From trade to taxes, legislators heard from CHS in June on how federal policy impacts producers and the cooperative system. CHS CEO Jay Debertin, members of the Board of Directors, CHS New Leaders, and Government Affairs team gathered in Washington, D.C. in conjunction with the National Council of Farmer Cooperatives Washington Conference.
“This trip helps folks experience the real opportunity we all have to share our voices – in D.C. or locally - with elected leaders to let them know the impact policymaking has in hometown communities,” said John Engelen, vice president, Government Affairs.
“I’m well aware of agricultural issues in my area and the political process was nothing what I expected it to be,” said Keaton Sameshima, Agfinity Cooperative. “The people we met on Capitol Hill were nice and willing to hear what constituents have to say on issues. I believe we can make a very positive impact through advocacy like this.”
Eight future cooperative leaders gained federal policy experience as part of the Political Advocacy with CHS Government Affairs program, an extension of the CHS New Leaders program aimed at learning skills critical for engaging effectively and making a powerful impact on issues relevant to CHS and its owners.
“I never thought we would get to see the inside of so much of everything that goes on with the lobbying,” said Tyson Lovejoy, Northern Resource Cooperative. “The more and more I’m involved I want to be more involved in our co-op and show that our voice can be heard.”
Participants were nominated by their co-op managers because of the potential they possess for leadership within their respective co-ops and the agriculture industry in general. 2017 participants included:
Keaton Sameshima, Ault, Colo.; Agfinity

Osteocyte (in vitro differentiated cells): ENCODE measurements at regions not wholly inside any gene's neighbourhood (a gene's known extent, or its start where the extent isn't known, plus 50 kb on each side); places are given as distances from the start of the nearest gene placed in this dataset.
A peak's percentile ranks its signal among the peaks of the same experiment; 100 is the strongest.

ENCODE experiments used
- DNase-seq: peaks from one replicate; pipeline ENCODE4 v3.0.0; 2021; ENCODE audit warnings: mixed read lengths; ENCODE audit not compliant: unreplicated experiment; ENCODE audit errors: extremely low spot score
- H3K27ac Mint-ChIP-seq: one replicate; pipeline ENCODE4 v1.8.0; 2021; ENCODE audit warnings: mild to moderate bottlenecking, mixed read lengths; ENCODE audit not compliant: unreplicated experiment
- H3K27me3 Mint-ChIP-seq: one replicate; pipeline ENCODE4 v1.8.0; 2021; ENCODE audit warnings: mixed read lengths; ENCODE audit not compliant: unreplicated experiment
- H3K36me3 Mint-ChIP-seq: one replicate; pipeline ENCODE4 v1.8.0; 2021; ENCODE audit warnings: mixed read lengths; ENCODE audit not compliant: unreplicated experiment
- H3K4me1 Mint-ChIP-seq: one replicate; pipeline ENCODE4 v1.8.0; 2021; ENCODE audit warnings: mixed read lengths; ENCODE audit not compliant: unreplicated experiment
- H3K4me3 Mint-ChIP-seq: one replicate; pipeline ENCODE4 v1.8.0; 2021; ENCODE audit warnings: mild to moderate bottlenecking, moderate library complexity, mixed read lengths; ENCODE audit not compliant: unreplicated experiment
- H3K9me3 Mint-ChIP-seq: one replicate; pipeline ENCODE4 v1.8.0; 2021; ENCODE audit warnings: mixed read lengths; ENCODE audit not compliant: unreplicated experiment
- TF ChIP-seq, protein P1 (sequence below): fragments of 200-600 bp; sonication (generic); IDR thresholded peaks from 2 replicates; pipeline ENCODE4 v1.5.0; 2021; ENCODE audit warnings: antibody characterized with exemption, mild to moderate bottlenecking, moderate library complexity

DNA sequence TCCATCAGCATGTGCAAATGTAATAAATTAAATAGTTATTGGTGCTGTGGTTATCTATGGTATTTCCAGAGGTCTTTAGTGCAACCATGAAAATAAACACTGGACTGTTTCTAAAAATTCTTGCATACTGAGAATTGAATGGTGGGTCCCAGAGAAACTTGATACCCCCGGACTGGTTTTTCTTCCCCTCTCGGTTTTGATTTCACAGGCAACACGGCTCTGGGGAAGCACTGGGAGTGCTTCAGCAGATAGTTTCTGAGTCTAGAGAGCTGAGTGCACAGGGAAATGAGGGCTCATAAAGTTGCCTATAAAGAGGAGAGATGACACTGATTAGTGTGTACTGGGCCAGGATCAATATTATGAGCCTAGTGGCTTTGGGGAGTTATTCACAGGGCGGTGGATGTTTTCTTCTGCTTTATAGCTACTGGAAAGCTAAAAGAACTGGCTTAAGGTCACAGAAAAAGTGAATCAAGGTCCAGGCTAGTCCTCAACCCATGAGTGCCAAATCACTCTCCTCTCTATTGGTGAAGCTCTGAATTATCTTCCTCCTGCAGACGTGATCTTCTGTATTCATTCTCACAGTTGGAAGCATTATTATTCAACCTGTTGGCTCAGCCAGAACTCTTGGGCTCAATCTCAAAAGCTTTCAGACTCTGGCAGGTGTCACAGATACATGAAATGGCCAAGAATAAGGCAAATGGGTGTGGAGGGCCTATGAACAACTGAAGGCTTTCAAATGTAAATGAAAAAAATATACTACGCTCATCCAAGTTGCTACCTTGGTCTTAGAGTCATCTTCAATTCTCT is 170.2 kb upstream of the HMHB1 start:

Dan and Robin Dormaier, Almira, Wash., AgLink
Tyson and Cassie Lovejoy, Warroad, Minn., Northern Resource Cooperative
Scott and Chelsi Neufeldt, Inman, Kan., Mid Kansas Cooperative
Directors participating in the meeting included: Dan Schurr, Iowa; David Johnsrud, Minn.; Randy Knecht and David Kayser, S.D.; Jon Erickson, N.D.; C.J. Blew, Kansas; and Greg Kruger and Mark Farrell, Wis.
Advocacy efforts focused on CHS support for the Section 199 Domestic Production Activities deduction and extension of the Alternative Fuel Mixture Excise tax credit. The group also discussed priorities for NAFTA renegotiation and inland waterways infrastructure and funding.
In the House and Senate, participants urged Congress to consider the unique status of farmer cooperatives when developing tax reform proposals. CHS has been a steadfast advocate for retaining Section 199 and educated members of Congress about why a corporate rate reduction generally would not benefit CHS and its members.
As one of the nation’s largest propane wholesalers, and owners of the largest fleet of pressurized propane vehicles in the country, CHS strongly urged Congress to pass a multi-year extension of the Alternative Fuel Mixture Excise tax credit.
Lawmakers and staff welcomed CHS participation in discussions surrounding NAFTA renegotiations. Any major changes in the economic platform established in NAFTA could result in extensive new tariffs and non-tariff barriers being applied against U.S. food and agricultural exports. CHS stressed that America’s farmers, food manufactures and agribusinesses can’t afford to lose any access to the Mexican and Canadian markets.
The group informed lawmakers that the current inland waterways modernization program is already a model Public-Private Partnership. CHS and the inland waterways operators industry have consistently opposed tolls and lockage fees that would seek to increase what commercial operators—just one of many beneficiaries of the waterways—pay under the current diesel fuel tax collection system, a tax that was increased by 45 percent in 2014.